Let’s get real – eating disorders can affect anyone, anywhere. This week is National Eating Disorders Awareness Week and we’re working on changing the conversation around food, body image, and eating disorders! This year’s theme is “Let’s Get Real.” The goal is to promote more conversation about the reality of eating disorders and the impact this illness has on more than 30 million people in the U.S. alone.
As a dietitian who has worked in this field for over a decade, it continues to amaze me that in our “wellness-focused” culture, we remain fixated on certain measures (weight, BMI, clothing size), one’s appearance (“lean”, “fit”, anti-aging, anti-wrinkle, etc.) or whether you eat the “right” foods (as defined by a celebrity, Dr. Oz, or what’s trending on social media) to define health and wellness. Sadly, for many people, what’s going on “under the hood” is far beyond well. What’s even more frightening to me is the number of young people and children that are falling victim to disordered eating and eating disorders. Perhaps growing up in a small town in Nebraska sheltered me a bit, but I don’t recall such a fixation on food, eating and weight as what we are experiencing today.
Take a moment to consider the following facts:
- At least 30 million individuals of all ages and genders in the United States are diagnosed with an eating disorder at some point in their lives
- The majority of these individuals do not seek treatment because they feel embarrassed, are in denial, do not have the financial means or social support, or simply do not know where to start
- Eating disorders have the highest mortality rate of any mental health disorder
- Approx. 30% of individuals who engage in binge and purge behaviors also engage in self-harm behaviors such as cutting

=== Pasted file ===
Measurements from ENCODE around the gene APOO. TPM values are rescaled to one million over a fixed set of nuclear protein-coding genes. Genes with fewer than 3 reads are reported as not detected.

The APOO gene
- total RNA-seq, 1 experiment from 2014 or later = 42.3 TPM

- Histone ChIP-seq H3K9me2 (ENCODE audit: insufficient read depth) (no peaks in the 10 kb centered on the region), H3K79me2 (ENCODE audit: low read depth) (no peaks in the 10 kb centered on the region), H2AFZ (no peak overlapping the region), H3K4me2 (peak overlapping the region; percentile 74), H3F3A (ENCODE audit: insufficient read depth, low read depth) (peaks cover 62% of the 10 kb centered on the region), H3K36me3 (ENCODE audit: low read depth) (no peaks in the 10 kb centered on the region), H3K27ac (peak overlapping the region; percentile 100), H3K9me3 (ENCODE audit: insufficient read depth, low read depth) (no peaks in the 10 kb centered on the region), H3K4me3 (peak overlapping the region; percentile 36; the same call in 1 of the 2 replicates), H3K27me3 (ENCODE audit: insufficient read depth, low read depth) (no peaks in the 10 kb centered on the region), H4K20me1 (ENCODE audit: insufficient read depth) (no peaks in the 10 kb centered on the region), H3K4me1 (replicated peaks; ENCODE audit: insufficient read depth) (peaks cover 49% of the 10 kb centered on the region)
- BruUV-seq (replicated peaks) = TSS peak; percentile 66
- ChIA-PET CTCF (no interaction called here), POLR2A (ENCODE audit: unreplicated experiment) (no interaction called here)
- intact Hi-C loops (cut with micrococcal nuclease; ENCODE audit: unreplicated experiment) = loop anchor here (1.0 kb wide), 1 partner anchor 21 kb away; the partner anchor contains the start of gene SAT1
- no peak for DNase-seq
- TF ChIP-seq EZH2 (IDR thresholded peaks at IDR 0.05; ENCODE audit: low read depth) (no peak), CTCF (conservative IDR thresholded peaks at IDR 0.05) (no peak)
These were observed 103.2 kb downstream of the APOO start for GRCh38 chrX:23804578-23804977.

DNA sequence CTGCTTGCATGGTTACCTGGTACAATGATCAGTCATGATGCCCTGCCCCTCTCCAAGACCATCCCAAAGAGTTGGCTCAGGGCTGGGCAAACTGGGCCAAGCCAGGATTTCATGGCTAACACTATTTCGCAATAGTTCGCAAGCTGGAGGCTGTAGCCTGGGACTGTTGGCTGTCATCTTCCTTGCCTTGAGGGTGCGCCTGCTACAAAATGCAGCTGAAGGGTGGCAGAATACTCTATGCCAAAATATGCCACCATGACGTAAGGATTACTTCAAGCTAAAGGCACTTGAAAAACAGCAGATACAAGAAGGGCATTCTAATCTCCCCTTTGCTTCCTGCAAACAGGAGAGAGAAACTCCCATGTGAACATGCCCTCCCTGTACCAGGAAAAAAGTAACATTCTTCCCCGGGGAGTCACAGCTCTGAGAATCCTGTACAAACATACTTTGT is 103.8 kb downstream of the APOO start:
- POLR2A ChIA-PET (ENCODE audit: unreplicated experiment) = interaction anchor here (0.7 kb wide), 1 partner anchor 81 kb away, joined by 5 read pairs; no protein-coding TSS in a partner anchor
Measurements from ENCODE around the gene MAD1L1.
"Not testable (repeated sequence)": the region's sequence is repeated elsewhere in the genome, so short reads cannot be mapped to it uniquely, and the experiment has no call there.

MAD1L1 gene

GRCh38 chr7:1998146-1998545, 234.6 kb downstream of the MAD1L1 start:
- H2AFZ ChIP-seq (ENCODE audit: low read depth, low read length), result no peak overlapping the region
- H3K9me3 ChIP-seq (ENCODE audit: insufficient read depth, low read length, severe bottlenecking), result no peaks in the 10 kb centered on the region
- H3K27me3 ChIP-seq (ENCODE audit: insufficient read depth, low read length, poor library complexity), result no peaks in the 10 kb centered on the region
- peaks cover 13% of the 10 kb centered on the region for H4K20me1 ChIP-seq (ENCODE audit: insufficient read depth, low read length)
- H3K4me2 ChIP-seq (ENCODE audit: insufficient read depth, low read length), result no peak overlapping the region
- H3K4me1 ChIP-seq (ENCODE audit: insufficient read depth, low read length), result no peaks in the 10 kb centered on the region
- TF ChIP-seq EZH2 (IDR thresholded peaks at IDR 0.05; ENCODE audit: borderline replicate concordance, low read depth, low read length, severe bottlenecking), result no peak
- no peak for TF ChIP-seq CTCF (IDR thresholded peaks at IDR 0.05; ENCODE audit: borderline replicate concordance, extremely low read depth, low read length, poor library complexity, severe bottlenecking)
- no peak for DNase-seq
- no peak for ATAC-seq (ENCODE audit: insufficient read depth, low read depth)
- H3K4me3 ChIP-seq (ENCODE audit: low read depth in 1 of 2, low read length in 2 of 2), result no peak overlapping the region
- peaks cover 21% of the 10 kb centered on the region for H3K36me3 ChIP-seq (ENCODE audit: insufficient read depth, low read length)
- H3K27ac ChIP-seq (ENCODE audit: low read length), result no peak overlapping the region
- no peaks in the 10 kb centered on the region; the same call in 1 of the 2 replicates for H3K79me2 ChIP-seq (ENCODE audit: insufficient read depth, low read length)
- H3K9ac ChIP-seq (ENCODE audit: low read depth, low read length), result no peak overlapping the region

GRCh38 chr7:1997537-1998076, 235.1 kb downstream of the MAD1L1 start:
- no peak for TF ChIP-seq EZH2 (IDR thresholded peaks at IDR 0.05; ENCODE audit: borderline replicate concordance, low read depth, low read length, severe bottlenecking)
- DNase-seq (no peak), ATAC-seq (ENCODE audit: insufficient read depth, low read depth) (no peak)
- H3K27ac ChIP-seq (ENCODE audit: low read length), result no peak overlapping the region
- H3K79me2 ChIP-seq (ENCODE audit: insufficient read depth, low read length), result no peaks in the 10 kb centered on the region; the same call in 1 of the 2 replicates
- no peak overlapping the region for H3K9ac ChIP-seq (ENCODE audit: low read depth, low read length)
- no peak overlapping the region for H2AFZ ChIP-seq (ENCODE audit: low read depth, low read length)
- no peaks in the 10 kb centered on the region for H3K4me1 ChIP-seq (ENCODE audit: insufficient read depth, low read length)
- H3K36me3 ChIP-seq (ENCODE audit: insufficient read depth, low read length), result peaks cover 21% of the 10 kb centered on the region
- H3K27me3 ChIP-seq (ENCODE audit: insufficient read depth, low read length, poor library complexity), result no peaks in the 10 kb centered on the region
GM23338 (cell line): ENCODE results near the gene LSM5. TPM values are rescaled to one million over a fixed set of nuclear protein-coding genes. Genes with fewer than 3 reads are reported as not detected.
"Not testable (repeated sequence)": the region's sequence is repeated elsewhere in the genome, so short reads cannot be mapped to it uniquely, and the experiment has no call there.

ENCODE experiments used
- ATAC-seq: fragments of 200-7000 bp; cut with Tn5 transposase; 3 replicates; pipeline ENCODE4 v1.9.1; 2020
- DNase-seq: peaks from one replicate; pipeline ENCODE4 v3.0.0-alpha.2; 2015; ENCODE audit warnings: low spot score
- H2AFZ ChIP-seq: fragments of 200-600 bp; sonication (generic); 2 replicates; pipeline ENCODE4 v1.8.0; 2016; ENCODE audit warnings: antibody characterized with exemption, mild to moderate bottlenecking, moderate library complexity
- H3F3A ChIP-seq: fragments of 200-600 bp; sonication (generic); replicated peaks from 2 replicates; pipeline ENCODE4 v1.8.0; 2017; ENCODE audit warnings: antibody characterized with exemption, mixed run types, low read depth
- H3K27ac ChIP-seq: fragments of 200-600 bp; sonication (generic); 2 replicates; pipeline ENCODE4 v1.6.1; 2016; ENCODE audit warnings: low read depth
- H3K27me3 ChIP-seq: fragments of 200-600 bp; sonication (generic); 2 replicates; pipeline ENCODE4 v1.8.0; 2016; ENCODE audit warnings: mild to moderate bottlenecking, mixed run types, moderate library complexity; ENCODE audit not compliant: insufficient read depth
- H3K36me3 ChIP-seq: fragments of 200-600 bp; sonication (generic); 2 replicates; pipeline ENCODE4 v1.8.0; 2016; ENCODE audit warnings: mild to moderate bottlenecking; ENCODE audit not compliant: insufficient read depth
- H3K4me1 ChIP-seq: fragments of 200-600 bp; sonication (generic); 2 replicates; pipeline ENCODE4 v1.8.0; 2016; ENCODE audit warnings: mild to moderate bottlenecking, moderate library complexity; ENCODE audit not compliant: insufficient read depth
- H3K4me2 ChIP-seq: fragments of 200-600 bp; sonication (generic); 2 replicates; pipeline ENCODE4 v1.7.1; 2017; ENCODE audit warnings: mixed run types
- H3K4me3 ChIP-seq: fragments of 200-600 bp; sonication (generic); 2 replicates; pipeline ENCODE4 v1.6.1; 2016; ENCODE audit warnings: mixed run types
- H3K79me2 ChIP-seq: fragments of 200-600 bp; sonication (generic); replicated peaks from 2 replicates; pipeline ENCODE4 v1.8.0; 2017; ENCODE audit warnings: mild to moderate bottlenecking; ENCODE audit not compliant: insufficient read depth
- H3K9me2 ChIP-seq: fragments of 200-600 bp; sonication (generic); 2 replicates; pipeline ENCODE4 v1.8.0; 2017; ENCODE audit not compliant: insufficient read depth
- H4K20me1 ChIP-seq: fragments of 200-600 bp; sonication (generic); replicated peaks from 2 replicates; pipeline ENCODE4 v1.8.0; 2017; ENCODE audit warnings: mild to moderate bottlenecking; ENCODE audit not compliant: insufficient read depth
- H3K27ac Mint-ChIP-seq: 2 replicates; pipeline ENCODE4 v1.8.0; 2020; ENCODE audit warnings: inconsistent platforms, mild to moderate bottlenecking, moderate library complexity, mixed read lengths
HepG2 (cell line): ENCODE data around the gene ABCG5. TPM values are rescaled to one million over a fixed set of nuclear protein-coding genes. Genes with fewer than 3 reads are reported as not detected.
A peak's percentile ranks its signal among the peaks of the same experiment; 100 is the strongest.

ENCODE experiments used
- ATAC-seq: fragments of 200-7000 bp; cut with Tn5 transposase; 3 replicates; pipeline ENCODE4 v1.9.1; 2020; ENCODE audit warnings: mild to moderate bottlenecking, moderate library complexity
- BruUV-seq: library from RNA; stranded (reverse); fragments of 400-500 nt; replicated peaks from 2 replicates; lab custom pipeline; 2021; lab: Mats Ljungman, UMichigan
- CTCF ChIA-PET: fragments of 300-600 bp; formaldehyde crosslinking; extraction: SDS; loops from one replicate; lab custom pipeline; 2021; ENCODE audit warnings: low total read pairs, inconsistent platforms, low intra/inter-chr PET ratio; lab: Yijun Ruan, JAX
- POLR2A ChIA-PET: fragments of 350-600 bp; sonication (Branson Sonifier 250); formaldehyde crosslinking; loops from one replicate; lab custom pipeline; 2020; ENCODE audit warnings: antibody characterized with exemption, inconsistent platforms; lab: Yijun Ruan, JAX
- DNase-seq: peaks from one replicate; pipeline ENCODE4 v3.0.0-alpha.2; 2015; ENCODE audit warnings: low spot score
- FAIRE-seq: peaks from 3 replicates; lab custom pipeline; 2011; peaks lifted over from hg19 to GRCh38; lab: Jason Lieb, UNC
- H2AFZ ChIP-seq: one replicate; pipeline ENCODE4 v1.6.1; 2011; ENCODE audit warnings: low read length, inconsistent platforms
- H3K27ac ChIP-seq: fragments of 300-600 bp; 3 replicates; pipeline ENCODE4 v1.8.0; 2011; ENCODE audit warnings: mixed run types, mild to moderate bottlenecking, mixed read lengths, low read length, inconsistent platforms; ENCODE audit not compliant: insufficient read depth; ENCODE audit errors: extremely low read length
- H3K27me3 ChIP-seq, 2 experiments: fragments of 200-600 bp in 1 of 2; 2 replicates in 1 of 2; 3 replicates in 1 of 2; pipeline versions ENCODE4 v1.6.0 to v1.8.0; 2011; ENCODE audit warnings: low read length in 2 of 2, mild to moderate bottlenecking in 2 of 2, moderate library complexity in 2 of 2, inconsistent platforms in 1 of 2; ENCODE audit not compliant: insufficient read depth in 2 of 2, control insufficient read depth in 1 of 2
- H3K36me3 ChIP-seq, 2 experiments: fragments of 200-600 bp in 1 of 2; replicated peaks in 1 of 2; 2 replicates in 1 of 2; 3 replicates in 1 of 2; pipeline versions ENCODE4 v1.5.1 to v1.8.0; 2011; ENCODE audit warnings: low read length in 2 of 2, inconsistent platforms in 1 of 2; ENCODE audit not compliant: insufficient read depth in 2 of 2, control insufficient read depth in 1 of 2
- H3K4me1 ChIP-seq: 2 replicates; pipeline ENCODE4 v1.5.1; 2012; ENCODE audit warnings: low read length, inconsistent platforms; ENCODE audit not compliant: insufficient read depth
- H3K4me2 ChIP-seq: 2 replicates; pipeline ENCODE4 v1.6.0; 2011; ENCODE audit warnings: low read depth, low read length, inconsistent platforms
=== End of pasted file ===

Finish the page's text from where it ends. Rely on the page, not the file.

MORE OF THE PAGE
- Approx. every 60 seconds, an individual dies as a direct result of an eating disorder
- 13% of women over the age of 50 engage in some sort of eating disorder behavior
- Approx. 10% of female college students suffer from a clinical eating disorder
- Only one in 10 individuals with an eating disorder will receive treatment
- 42% of 1st-3rd grade girls want to be thinner
- 81% of 10 year olds are afraid of being fat
- Binge eating disorder is the most common eating disorder in the United States
- Approx. 50% of the risk for binge eating disorder is genetic
What about women over age 50? At a time in a woman’s life when we deserve to be happiest and most fulfilled, age doesn’t seem to make us immune to the reality of disordered eating, eating disorders and negative body image.
In a survey of 1,849 women, ages 50 and over, 71% of women responded that they were currently trying to lose weight! More than 3/4 of the women responded that weight or shape plays a “moderate” to “the most important” role in their self-perception (so more important than being a great mom or honest and hard-working woman?) AND more than half (62%) responded that weight or shape negatively affected their lives.
Eating disorders do not discriminate. Men of all ages are also affected!
What Can We Do?
Examine AND CHALLENGE mixed messages about what is “healthy” vs achieving a “certain size or look.” For example, does it really make sense to cut out fruit, legumes, and whole grains (as dictated by some popular diet trends)? You can read my thoughts about some of this “science” and diet trends HERE.
Respect EveryBODY. We all have a unique size and shape that doesn’t fit perfectly in the middle of the “BMI curve”. Yes, it’s important to encourage “health-promoting” behaviors, such as regular activity, eating a balanced diet, good sleep habits, not smoking, etc, but remember – you really can’t tell if someone is healthy by looking at them. Think of it this way. Should every dog strive to look like a poodle? Take a look at this “Poodle Science” video.
Prevent these behaviors or offer support. If you are a Parent, Teacher, Coach, Trainer, Health Provider, Educator, or Friend, get educated about disordered eating and eating disorders. The National Eating Disorders Association has some fabulous resources and tool kits to help prevent this illness or offer appropriate support.
Seek out appropriate help. If you or someone you know is struggling, work with a licensed professional who specializes in eating disorders. It’s painful to me when I learn about someone who is suffering from any type of eating disorder who is being treated by a health coach, personal trainer or “nutritionist”. Please forgive me for being so blunt – but would you take your child to a health coach or chiropractor if he or she had cancer? Many of these folks do a fabulous job at what they are trained to do. However, it’s unlikely they have been trained to work specifically with a diagnosed, or even un-diagnosed condition of anorexia, bulimia, binge eating disorder, AFRID, or orthorexia. In the Atlanta area, providers who specialize in eating disorder treatment is available HERE.
Image source: http://www.beautyredefined.net